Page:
Top Memory/Learning Techniques For Helping Children To Study

memory techniques. image credit: jimmiehomeschoolmom @ FlickrWhen it comes to passing exams at school, the curriculum unfortunately is such that it often comes down to little more than a memory test. While your child might have a fantastic understanding of history, of German or of physics, they can lose crucial points if they fail to remember their dates, their nouns or their elements.

This may seem unfair in some ways, but the fact is that in some cases it can be difficult to test a child’s understanding and competency without memory coming into it – and memory is after all an important skill to cultivate in the real world. The good news though is that if you want your child to pass with flying colours there are ways that you can improve their memory skills and help them to learn. Here we will look at some ways you can do that whatever your child’s age or level of education.


A mnemonic is a memory technique that relies on a rhyme or association to make something stick in your mind more. For instance then this could be an acronym or it could simply be a little memory ‘trick’ such as counting your knuckles to know the number of days in a given month. These can be useful for children of any age, and once you teach them to create their own mnemonics they can find what works best for their own mental processes.


If your children are anything like I was as a child, then they’ll do backflips when the teacher says they’re going to watch a video for an hour instead of having a regular lesson. The fact is that children are used to focussing their attention on TVs, and the use of music and graphics makes them far more memorable and engaging. There are plenty of lectures and documentaries on YouTube that can make a subject much more fascinating even when a child is fed up with it, so suggest they seek these out and you can help them to retain the information better.


If it’s not so much a matter of helping your children to revise and learn as it is a matter of getting them to do it, then you may find yourself trying to make the subject more interesting and exciting while competing with distractions like computer games.

Why not make the process more fun then by turning learning into a game? This could be something simple like ‘Hangman’ wherein the words you choose are all relevant to the subject they need to learn, or you can get more creative and make a board game out of it.


Visualisation techniques are recommended by memory gurus and others, and are used in conjunction with basic repetition to remember great lists of objects. This can be used even to ‘encode’ numbers, for instance ‘one, six’ can become ‘gun, sticks’ for which you might imagine a gun made out of sticks. By imagining two objects next to each other in the same scene for instance, it’s possible to remember a sequence. The more bizarre the images are that have to be remembered, the better your child will be able to remember them.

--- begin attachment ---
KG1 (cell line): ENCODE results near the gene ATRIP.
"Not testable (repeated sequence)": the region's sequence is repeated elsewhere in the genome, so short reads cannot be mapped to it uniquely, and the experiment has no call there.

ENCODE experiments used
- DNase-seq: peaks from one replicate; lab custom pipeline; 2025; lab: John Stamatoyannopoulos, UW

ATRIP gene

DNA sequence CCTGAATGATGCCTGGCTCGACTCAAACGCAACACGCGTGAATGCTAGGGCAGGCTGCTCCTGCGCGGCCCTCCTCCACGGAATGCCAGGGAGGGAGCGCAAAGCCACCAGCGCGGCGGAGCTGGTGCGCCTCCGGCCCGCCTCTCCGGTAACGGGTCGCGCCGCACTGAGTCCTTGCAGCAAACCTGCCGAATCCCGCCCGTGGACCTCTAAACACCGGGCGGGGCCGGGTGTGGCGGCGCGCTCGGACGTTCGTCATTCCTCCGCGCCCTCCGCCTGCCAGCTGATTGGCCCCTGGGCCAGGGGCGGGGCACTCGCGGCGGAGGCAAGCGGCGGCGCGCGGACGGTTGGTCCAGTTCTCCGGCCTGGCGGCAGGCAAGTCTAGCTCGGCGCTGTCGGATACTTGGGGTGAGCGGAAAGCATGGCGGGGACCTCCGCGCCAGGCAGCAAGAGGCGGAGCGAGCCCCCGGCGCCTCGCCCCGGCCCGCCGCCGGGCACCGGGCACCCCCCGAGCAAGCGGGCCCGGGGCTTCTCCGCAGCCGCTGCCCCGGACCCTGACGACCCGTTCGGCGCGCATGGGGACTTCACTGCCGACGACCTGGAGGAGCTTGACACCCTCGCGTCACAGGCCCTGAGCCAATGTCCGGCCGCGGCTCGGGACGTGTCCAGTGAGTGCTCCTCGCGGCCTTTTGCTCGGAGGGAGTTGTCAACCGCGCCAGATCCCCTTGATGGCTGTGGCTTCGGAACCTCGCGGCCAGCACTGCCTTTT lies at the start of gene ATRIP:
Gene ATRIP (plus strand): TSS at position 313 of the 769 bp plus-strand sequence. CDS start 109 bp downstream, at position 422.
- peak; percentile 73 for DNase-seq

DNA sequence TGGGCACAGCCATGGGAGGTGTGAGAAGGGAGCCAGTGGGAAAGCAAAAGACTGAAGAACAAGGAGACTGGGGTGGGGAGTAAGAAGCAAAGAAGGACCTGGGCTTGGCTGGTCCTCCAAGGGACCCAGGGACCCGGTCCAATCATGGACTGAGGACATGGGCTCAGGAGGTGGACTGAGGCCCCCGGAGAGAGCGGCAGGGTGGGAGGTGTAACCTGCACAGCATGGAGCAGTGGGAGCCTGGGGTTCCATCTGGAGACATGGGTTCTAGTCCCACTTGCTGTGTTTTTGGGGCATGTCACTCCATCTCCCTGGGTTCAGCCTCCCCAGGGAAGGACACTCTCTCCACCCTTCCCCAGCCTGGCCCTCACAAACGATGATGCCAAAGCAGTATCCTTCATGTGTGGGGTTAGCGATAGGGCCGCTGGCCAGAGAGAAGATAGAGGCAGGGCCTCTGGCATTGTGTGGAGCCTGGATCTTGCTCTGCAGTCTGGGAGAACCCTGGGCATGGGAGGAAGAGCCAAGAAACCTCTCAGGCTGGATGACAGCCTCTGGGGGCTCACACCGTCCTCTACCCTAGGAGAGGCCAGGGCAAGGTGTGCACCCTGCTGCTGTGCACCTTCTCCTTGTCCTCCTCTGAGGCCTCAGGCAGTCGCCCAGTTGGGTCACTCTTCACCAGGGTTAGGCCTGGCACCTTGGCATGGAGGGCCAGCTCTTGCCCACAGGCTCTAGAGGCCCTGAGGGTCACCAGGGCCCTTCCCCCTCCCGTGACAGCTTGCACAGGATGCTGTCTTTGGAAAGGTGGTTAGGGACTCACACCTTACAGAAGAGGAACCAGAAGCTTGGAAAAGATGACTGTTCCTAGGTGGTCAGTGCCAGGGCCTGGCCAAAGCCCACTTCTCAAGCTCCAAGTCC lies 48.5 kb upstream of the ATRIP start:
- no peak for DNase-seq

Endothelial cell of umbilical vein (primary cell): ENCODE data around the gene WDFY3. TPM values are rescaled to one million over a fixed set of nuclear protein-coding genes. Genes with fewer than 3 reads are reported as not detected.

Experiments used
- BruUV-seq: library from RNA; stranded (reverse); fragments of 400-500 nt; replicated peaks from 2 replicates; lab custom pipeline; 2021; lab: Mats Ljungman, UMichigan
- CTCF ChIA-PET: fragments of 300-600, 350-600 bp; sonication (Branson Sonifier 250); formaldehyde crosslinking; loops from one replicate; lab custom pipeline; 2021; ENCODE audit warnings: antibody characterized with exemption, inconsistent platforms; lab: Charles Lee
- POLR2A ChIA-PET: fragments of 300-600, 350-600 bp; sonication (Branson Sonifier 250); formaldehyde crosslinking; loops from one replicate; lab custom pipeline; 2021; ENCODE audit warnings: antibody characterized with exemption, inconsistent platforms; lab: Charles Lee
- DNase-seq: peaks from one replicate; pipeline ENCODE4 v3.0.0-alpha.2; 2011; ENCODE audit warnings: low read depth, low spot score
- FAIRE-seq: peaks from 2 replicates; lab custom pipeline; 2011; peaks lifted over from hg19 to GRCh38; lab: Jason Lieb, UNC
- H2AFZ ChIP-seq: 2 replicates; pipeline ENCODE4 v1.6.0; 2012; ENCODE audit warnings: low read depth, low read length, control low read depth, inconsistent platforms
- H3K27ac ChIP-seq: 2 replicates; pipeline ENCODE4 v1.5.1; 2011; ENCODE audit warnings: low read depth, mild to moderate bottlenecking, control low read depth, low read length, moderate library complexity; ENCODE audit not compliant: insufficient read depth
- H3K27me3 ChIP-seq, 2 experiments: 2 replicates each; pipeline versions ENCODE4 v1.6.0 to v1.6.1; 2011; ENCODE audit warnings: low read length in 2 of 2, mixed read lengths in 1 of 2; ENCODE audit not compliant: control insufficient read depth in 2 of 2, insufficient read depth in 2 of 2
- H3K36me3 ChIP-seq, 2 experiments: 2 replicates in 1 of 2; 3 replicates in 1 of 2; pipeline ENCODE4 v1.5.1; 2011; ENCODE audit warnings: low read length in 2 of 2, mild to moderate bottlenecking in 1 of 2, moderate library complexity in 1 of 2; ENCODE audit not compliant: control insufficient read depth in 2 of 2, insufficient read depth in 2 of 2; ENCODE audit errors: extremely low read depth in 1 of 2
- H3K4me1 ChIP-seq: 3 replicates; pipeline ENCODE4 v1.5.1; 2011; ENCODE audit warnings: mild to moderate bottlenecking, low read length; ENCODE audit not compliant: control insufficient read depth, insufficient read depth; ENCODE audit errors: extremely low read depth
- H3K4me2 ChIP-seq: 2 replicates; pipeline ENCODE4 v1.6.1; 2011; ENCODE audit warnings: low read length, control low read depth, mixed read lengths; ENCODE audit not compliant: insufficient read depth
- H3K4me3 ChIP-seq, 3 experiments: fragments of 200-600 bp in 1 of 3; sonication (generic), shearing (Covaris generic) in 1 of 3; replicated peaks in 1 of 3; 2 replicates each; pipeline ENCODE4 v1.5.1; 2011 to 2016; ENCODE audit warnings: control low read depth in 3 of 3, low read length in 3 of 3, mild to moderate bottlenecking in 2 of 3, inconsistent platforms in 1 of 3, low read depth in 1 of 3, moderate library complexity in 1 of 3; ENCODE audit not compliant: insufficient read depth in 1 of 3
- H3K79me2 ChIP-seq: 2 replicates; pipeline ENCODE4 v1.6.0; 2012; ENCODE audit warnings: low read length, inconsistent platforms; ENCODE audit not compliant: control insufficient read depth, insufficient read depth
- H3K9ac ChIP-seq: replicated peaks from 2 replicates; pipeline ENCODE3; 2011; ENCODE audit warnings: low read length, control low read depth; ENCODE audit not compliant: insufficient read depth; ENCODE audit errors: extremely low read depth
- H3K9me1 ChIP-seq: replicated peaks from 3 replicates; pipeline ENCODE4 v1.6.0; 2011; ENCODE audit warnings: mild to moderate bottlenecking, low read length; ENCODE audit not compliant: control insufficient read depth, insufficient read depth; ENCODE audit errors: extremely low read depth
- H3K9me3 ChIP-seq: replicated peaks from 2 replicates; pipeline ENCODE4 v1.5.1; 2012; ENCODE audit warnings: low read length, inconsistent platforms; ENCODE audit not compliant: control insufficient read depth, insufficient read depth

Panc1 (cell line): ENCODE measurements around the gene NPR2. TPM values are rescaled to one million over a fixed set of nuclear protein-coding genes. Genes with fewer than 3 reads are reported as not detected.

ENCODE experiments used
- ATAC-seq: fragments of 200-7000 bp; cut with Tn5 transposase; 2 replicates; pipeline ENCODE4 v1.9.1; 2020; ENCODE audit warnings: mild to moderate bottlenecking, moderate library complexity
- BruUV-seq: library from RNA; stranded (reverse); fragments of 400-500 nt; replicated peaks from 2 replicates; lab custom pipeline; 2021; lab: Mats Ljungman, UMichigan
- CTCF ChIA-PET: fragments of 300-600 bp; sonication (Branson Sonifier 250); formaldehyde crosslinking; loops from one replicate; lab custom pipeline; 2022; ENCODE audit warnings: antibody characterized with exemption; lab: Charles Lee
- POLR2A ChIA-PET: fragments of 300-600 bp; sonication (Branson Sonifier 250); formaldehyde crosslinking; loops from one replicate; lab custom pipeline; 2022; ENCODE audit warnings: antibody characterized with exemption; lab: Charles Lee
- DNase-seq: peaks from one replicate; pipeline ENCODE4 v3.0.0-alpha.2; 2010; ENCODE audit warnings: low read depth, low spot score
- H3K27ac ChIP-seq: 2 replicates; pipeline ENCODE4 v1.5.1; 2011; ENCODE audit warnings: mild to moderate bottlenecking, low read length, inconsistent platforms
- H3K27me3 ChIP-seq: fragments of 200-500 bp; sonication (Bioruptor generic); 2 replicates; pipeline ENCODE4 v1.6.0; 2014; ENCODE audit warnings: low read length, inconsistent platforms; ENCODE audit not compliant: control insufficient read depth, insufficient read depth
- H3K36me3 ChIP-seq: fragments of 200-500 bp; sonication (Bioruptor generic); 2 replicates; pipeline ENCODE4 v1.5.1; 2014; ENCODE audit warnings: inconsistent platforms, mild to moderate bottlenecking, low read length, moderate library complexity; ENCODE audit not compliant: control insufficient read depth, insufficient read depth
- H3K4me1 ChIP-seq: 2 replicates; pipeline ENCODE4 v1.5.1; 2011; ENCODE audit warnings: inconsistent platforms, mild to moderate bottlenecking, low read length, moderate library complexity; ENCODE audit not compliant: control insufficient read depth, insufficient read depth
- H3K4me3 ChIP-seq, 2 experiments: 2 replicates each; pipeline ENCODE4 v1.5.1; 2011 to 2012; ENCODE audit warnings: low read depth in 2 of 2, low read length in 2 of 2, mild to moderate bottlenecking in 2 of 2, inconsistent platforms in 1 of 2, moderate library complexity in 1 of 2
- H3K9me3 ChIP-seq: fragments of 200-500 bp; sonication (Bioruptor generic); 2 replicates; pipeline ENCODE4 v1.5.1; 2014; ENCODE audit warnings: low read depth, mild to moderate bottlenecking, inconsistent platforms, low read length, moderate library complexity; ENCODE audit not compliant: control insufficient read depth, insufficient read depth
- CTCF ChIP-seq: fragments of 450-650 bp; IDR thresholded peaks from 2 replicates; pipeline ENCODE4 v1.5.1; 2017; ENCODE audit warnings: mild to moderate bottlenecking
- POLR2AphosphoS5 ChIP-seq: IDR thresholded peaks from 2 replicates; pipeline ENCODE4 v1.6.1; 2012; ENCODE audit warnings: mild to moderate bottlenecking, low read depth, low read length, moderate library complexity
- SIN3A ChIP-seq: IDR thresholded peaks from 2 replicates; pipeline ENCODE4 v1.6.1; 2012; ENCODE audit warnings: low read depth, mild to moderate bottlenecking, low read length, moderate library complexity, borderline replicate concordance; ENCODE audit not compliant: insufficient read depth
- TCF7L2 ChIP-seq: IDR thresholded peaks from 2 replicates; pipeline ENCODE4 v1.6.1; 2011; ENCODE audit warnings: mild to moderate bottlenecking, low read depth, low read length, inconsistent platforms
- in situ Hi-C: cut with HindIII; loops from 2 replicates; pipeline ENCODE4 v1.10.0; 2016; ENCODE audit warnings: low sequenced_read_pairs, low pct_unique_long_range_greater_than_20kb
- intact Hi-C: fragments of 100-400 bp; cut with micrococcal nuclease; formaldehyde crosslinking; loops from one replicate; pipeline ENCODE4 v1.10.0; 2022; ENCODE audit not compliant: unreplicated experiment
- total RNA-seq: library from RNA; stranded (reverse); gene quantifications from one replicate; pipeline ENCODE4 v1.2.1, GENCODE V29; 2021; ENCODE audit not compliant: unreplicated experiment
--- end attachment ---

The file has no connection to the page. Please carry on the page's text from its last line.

Memory Palace

A memory palace takes the above technique one step further. Here the child will attempt to fill an imaginary room or building with different items and should then be to retrieve that information by walking around the imaginary space and looking at those items on display. It’s an advanced technique, but very powerful when used well.

Mood Boards and Mind Maps

Mood boards are used by designers to make plans for their works of art and involve creating collages of ideas and concepts. They can be used as a memory aid too though by using lots of relevant images and information in big fonts. Creating these is fun, and looking at them will help your child to see the information in their mind’s eye. Mind maps are similar, but instead involve drawing a ‘network’ of ideas using lines and bubbles to simulate the way we make connections in our minds.

Post-its and Washable Marker

If you want to help your child then you can do so by leaving messages on post-its and written in washable marker around the house. This way they can wake up and fall asleep to the facts and figures they need to remember and it will eventually get imprinted onto their brains by osmosis alone.

About The Author
Ruth Jennings is a teacher, coach, wife, and a proud mother of two adorable kids. She likes blogging in her spare time. She says if your kids grades have dropped considerably then hiring a private tutoring service is a great idea.

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